The tour led by EHC began at Boston Ave Linear Park. The park was originally an empty plot of land owned by Caltrans. When residents became aware that the site would be going up for sale, community members mobilized to halt the sale and instead convert the land into a park that would benefit the community. EHC shared that they were able to use $3 million from the TCC grant for the design of the park and leveraged another $2 million in funding from the City of San Diego to support planning for the park’s development. 

As we walked through the neighborhood we also learned about the Tierras Indígenas Community Land Trust (TICLT), a non-profit of residents and organizers working to purchase land in Historic Barrios to keep it out of the hands of greedy developers and back into the hands of the community to fight displacement and gentrification. 

The tour also highlighted the community’s proactive efforts to reduce pollution in the neighborhood. As we walked by a factory that was the source of significant pollution, community members explained how they organized once again to hold the company that owned the factory accountable and responsible for implementing measures to reduce pollution and support cleaner air.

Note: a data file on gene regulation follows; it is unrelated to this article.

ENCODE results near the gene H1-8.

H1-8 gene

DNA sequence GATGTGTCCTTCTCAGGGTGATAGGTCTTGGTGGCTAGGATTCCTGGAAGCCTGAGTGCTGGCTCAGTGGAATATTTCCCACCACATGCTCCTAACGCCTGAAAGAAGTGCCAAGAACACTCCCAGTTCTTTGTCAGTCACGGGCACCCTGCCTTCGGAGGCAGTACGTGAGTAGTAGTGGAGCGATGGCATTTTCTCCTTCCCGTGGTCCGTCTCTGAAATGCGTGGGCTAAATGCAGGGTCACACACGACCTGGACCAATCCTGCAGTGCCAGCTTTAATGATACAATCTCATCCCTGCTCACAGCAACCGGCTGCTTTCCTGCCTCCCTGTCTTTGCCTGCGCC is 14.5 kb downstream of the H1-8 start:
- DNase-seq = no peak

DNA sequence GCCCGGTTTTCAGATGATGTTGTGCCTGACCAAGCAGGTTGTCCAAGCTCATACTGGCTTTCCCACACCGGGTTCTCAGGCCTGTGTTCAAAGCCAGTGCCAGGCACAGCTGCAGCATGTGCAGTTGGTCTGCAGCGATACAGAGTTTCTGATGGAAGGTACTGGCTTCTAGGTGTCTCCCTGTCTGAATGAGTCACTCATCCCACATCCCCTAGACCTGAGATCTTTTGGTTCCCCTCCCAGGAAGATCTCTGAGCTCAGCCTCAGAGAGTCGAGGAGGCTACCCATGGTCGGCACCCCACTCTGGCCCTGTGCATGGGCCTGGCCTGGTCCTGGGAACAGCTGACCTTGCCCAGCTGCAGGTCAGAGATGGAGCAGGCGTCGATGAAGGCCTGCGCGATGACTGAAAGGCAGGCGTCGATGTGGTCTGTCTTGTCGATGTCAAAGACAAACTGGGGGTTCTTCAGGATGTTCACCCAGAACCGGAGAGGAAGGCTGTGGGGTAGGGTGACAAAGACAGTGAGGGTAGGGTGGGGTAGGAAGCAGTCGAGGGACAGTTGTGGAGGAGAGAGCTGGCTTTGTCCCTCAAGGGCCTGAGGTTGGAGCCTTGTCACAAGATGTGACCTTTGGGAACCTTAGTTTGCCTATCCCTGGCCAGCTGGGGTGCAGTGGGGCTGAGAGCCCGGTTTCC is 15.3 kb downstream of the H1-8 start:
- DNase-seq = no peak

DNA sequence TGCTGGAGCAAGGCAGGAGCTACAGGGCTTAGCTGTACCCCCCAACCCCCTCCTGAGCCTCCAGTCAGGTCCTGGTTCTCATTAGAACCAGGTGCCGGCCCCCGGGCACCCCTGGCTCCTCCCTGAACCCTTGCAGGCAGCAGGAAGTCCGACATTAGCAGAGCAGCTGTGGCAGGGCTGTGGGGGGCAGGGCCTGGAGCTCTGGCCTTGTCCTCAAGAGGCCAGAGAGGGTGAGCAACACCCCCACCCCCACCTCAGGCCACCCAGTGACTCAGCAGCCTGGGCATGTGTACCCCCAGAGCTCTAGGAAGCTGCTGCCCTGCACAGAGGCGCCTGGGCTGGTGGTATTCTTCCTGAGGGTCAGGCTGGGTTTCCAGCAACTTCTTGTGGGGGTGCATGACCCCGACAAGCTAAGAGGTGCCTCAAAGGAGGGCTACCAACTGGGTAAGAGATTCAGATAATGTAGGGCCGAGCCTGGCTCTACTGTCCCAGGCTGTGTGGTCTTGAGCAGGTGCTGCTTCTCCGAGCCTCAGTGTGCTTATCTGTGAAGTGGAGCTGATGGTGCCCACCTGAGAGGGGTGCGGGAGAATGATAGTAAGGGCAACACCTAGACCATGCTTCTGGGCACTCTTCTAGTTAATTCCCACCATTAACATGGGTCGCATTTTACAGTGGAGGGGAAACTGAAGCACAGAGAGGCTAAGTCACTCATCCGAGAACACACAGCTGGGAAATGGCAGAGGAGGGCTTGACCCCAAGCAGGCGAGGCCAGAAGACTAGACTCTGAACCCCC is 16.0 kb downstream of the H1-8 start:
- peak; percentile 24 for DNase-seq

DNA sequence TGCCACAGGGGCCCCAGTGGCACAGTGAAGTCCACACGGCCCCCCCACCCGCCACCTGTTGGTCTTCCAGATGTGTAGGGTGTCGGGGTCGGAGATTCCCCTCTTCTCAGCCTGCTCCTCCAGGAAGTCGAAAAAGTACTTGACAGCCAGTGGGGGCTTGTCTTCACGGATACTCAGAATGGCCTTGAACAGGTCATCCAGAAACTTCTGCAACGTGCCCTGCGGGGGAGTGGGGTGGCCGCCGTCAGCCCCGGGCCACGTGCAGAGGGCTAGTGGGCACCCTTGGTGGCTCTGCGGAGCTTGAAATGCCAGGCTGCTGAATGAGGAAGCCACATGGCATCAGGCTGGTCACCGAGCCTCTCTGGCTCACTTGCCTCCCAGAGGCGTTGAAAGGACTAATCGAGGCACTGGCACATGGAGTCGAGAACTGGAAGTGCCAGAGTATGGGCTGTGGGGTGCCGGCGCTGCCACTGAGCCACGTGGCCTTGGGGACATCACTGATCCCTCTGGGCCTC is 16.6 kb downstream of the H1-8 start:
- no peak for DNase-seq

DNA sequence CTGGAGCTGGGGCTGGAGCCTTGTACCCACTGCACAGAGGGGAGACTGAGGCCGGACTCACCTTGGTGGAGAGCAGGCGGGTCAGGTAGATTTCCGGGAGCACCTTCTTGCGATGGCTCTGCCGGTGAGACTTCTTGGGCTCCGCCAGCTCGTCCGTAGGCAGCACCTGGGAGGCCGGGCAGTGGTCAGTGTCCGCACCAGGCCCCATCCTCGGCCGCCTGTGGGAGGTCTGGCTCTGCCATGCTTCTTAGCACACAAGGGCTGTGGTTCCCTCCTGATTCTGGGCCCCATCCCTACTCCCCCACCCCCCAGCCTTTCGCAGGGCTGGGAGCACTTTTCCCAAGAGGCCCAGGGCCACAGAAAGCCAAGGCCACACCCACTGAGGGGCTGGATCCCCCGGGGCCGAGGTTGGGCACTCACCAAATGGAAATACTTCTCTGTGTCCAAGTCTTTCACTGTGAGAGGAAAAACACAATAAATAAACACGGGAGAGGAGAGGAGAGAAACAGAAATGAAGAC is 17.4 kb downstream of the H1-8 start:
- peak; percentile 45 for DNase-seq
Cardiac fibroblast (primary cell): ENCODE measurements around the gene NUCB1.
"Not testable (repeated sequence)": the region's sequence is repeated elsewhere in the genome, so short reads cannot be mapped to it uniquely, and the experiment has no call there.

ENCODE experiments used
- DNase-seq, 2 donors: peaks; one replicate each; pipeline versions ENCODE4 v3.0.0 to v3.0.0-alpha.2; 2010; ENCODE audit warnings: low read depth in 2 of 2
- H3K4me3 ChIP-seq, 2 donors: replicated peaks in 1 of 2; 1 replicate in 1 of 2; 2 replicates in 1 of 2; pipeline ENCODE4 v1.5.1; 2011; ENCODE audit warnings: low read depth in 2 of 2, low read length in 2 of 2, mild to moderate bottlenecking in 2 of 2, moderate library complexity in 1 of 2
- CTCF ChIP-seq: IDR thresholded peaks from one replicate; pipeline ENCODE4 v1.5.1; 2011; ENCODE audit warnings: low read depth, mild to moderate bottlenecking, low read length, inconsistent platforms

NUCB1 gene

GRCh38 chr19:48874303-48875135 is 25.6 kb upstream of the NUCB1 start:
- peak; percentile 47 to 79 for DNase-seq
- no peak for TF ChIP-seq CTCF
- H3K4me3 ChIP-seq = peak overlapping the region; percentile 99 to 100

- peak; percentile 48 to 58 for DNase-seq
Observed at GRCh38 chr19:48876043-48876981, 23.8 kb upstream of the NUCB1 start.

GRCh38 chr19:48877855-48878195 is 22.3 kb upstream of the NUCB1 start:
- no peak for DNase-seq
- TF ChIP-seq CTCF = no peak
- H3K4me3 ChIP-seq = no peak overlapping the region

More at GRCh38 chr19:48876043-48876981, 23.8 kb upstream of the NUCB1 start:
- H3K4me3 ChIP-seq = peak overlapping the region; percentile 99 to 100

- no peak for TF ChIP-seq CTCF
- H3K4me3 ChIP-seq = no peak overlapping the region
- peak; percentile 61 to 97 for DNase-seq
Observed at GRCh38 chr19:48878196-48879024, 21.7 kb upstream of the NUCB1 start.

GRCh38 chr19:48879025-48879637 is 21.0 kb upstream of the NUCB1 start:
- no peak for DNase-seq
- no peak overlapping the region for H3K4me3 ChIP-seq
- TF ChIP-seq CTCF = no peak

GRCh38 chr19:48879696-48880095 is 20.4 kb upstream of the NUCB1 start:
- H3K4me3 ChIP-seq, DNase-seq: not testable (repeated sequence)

Finally, we learned about the Holistic Healthy Homes Initiative which invests in home improvements such as solar, xeriscaping, appliance replacement, air filters, and lead remediation for healthier, more climate-resilient homes. As well as the shared partnership with Urban Corps, to employ people from the community to launch their tree planting project. 

After dedicating considerable effort to shaping the community’s vision for a climate-resilient future, navigating the TCC grant application process, and presenting our findings to legislators, we’re excited to highlight four key learnings from our tour:

1. Elevate Community Advocacy to Ensure Equitable Policy